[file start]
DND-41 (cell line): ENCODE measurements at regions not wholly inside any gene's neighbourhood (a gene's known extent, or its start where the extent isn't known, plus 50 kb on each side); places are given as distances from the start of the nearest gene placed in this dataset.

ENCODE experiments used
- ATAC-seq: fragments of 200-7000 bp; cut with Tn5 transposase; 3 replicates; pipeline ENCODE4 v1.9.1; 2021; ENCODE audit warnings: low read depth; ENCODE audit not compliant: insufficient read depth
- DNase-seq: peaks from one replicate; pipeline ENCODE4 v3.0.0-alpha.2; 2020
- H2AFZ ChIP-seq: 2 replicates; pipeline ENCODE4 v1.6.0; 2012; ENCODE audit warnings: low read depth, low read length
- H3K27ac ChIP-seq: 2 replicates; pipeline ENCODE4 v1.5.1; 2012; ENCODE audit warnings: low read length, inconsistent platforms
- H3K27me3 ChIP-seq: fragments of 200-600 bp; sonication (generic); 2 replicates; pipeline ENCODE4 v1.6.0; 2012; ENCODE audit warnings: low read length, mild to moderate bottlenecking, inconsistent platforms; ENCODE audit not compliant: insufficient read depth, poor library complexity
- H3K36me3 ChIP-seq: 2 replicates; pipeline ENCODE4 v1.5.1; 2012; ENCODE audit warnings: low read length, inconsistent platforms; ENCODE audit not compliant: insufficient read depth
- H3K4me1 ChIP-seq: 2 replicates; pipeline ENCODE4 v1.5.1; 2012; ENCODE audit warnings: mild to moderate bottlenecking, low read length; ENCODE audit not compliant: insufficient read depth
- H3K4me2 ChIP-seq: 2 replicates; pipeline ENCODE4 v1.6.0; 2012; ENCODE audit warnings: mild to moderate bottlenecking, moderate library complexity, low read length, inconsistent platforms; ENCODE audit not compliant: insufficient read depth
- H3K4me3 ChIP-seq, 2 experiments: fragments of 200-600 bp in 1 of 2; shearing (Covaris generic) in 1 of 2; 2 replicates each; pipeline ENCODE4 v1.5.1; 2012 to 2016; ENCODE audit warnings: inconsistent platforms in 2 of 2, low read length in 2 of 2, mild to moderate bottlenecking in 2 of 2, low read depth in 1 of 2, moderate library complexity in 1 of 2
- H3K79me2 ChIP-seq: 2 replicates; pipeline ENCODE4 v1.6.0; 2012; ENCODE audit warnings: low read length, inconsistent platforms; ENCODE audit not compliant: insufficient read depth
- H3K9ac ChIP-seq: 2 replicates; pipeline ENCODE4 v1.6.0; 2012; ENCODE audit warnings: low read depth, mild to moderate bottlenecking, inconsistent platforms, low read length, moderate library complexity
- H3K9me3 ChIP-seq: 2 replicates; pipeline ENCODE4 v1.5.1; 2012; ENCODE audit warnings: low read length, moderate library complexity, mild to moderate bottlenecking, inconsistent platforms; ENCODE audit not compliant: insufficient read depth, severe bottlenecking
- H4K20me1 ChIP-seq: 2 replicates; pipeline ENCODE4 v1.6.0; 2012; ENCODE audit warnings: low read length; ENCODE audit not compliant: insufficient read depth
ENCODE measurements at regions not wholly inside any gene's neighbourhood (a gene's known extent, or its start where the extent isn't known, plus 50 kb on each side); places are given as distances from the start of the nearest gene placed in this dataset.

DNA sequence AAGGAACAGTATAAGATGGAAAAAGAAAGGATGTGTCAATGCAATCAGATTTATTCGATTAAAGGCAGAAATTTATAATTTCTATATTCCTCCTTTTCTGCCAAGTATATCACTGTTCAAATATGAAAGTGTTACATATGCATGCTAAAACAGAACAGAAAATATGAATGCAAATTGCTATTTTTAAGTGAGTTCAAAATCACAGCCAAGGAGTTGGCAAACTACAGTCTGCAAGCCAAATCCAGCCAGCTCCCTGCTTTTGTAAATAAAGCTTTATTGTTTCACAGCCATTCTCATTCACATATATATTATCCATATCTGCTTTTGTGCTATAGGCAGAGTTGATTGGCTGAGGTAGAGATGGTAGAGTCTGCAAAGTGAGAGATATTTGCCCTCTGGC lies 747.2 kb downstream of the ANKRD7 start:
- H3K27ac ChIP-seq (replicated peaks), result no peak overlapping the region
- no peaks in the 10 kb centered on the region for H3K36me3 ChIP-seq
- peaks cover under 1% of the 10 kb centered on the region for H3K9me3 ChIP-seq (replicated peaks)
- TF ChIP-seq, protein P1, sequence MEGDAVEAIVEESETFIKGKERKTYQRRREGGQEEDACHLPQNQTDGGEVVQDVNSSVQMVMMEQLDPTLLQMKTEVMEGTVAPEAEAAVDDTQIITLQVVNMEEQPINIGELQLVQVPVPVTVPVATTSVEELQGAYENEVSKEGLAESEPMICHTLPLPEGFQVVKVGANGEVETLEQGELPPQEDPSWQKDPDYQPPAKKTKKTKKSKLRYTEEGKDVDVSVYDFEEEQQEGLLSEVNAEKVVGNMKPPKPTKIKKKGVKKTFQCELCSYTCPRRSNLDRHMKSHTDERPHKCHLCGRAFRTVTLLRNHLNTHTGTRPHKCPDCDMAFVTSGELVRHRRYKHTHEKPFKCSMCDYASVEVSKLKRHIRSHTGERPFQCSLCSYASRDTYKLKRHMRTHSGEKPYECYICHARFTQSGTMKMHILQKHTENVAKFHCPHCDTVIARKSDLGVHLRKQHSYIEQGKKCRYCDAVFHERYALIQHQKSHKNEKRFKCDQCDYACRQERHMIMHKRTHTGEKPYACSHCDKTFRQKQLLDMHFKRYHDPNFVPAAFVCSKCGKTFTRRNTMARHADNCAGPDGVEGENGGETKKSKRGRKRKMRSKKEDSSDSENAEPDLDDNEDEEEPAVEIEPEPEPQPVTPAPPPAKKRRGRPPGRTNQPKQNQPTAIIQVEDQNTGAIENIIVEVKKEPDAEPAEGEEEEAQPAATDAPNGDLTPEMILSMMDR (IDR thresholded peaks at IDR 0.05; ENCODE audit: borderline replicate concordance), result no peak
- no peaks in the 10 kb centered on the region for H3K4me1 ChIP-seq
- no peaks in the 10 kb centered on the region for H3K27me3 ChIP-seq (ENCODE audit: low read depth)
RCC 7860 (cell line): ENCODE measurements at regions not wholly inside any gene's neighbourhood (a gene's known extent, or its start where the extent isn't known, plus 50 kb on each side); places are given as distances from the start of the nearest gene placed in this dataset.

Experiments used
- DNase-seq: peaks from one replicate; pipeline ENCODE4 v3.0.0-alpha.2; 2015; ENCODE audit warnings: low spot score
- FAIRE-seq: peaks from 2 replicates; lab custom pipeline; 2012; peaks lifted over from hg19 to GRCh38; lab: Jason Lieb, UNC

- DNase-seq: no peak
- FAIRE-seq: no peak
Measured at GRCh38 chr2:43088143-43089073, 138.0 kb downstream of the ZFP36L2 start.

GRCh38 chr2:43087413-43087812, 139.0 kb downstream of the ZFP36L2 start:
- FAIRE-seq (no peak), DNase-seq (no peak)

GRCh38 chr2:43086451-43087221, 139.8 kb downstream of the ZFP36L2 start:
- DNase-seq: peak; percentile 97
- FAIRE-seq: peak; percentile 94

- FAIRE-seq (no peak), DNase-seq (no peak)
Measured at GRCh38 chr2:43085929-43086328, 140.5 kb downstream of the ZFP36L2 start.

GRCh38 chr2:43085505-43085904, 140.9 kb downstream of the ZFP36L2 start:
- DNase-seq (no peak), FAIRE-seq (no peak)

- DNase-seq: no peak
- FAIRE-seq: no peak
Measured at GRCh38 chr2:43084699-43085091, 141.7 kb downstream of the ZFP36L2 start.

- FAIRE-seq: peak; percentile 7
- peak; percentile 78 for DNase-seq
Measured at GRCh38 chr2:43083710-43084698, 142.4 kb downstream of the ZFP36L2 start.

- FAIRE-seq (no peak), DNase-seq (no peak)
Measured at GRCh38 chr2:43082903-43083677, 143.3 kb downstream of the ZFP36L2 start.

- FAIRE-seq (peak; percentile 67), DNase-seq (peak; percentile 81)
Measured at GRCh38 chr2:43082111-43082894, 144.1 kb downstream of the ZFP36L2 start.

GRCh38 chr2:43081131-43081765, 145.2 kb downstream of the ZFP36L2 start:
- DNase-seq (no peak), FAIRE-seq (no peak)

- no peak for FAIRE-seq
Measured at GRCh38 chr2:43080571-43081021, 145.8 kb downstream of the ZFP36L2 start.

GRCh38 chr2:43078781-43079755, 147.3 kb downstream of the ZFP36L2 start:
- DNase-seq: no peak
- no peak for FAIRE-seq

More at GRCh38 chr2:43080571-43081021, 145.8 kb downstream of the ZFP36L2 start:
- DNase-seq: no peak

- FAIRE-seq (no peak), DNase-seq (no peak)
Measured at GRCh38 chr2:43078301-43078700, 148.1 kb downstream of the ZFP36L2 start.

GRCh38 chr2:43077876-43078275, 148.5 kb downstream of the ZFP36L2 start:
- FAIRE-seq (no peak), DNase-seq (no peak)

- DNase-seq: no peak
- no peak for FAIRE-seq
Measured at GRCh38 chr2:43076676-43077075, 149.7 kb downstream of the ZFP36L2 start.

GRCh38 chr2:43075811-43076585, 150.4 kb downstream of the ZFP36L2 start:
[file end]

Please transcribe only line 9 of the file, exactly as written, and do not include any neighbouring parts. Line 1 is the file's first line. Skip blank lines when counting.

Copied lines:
- H3K4me1 ChIP-seq: 2 replicates; pipeline ENCODE4 v1.5.1; 2012; ENCODE audit warnings: mild to moderate bottlenecking, low read length; ENCODE audit not compliant: insufficient read depth